I am so grateful that i met Yasmeen and she allowed me to see just how mentally strong young Gazans are. Given their extremely difficult and unbearable situation, they put their efforts and energy into education and learning. I get butterflies just thinking about it, but this is such an amazing initiative and i pray that it continues to grow and inspire people. It would be so easy to fall into violence in such a dire situation – but they don’t. They continue fighting the occupation by other means – I love it!

  • Horse-Riding with my cousin!

My grandad treated my sister and i to a horse-riding lesson at Faisal Equestrian Club, Gaza’s only riding club. I had no idea they even did horse-riding in Gaza! Despite the Israeli blockade and its awful economic consequences – its actually quite a popular sport. My sedo explained how the prophet (SAW) taught us there are three sports that we should learn and perfect – horse-riding, archery and swimming. He explained how its Arab honour to be able to ride a horse and is a huge part of our culture.

Faisal Equestrian Club started with a few Arabian horses that were bred in Gaza but then other horses from Egypt and Syria were later imported through the tunnels. My cousin, Mai Al-Alami is a Palestinian show jumper and is so talented and what she does.

  • Bayara (vineyard)

My memories of Gaza is usually revolved around our Bayara, which is similar to a vineyard with a house and swimming pool. We would have chickens in the hut where we’d collect the eggs every morning, and collect different fruits from the tree. The whole family would gather here in the weekend to have a BBQ, swim in the pool and chat. I have such fond memories of this place and just really appreciated the simplicity of life here.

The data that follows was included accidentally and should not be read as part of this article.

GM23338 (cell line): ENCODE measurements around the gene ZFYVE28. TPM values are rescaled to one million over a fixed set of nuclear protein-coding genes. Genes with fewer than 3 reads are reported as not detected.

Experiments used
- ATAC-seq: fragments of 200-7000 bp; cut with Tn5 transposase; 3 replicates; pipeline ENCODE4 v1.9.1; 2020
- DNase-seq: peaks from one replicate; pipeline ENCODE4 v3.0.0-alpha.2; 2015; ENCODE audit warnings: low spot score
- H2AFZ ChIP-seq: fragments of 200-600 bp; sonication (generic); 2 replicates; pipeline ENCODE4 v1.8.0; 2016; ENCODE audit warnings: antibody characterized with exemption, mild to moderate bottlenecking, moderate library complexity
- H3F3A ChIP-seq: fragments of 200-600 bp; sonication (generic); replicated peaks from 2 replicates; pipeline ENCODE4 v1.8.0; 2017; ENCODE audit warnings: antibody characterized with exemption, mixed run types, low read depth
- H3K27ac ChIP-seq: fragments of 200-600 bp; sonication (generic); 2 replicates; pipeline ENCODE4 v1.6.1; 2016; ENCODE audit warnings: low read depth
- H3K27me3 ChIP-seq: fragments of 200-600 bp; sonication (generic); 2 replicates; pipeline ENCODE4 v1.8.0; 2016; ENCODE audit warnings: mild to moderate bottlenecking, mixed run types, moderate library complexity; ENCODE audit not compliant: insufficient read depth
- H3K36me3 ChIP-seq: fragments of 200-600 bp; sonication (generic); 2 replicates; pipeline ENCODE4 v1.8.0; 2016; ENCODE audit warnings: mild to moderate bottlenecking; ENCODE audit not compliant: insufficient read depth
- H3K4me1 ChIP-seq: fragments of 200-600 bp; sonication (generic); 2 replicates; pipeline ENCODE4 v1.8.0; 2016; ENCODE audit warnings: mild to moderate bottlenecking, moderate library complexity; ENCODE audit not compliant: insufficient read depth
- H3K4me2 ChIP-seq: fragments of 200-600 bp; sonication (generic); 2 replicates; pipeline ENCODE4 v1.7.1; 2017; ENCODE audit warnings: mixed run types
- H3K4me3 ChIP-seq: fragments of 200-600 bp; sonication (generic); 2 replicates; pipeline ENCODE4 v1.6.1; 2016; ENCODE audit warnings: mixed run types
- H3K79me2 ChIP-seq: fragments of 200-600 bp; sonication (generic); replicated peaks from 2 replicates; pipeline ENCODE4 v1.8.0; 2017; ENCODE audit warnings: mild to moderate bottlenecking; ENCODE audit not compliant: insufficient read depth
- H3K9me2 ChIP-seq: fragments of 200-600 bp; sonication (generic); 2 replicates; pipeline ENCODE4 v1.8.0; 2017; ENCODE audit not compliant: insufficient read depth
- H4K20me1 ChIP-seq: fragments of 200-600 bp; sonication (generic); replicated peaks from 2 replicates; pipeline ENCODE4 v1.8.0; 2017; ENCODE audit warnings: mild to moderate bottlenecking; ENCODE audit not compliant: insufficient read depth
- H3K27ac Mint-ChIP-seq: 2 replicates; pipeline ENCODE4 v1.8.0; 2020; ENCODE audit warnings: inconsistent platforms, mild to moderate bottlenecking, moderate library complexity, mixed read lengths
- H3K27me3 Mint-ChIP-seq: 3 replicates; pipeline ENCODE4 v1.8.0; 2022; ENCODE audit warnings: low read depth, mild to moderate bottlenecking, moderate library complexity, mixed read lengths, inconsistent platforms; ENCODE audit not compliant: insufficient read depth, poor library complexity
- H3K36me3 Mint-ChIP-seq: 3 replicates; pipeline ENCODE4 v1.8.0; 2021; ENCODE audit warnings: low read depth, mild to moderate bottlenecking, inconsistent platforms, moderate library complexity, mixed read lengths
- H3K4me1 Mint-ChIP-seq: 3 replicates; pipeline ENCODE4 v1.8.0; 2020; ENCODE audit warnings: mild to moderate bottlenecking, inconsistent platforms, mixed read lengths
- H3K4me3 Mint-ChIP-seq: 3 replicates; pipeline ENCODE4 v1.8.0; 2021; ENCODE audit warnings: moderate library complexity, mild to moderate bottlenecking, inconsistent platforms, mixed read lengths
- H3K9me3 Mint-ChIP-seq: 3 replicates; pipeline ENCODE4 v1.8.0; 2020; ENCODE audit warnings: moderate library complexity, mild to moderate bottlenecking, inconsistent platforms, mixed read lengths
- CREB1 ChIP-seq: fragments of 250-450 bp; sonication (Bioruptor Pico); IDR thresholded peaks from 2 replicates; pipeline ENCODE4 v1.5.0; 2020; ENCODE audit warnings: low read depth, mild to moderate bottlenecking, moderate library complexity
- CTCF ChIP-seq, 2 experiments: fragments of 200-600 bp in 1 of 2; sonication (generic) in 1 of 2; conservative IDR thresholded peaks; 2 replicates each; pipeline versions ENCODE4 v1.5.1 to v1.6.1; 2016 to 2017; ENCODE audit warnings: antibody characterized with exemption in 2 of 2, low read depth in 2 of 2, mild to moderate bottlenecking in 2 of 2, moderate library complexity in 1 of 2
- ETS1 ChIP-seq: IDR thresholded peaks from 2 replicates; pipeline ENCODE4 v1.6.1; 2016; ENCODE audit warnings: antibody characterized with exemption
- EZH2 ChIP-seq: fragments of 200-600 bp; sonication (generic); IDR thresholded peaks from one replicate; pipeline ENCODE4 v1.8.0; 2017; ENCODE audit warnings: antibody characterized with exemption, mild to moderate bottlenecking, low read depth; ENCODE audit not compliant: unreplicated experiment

Fast Facts (according to the UN):

– The population of Gaza is 2 million, with over 50% under 18.
– 38% of Gazans live in poverty.
– 26% of the Gazan workforce, including 38% of youths, is unemployed.
– The average wage declined by over 20% in the past six years.
– 54% of Gazans are food insecure and over 75% are aid recipients.
– 35% of Gaza’s farmland and 85% of its fishing waters are totally or partially inaccessible due to Israeli military measures.
– 50-80 million litres of partially treated sewage are dumped in the sea each day.
– Over 90% of the water from the Gaza aquifer is undrinkable.
– 85% of schools in Gaza run on double shifts.
– About one-third of the items in the essential drug list are out of stock.
– Since the beginning of 2010, 64 Palestinian civilians have been killed and 621 injured by Israeli forces; over 60% of casualties occurred in the access-restricted areas. Another 60 civilians were killed and 137 were injured in tunnel-related accidents.

Have you ever visited Palestine? What are your thoughts?


4 thoughts on “Inside the GAZA STRIP

  1. Excellent write-up, one loaded with details that only an insider can share. I have visited Israel and Bethlehem. Gaza is not on my bucket list, Still, if given a chance, I would love to document life there with my camera. I am a travel photographer first. I wish that I could write a travel blog like you do. Your other blogs are precise. Please keep it up. James from Canada.


  2. Pingback: Earthquake in Marmaris: My First-Hand Experience – A Petite Abroad Travel Blog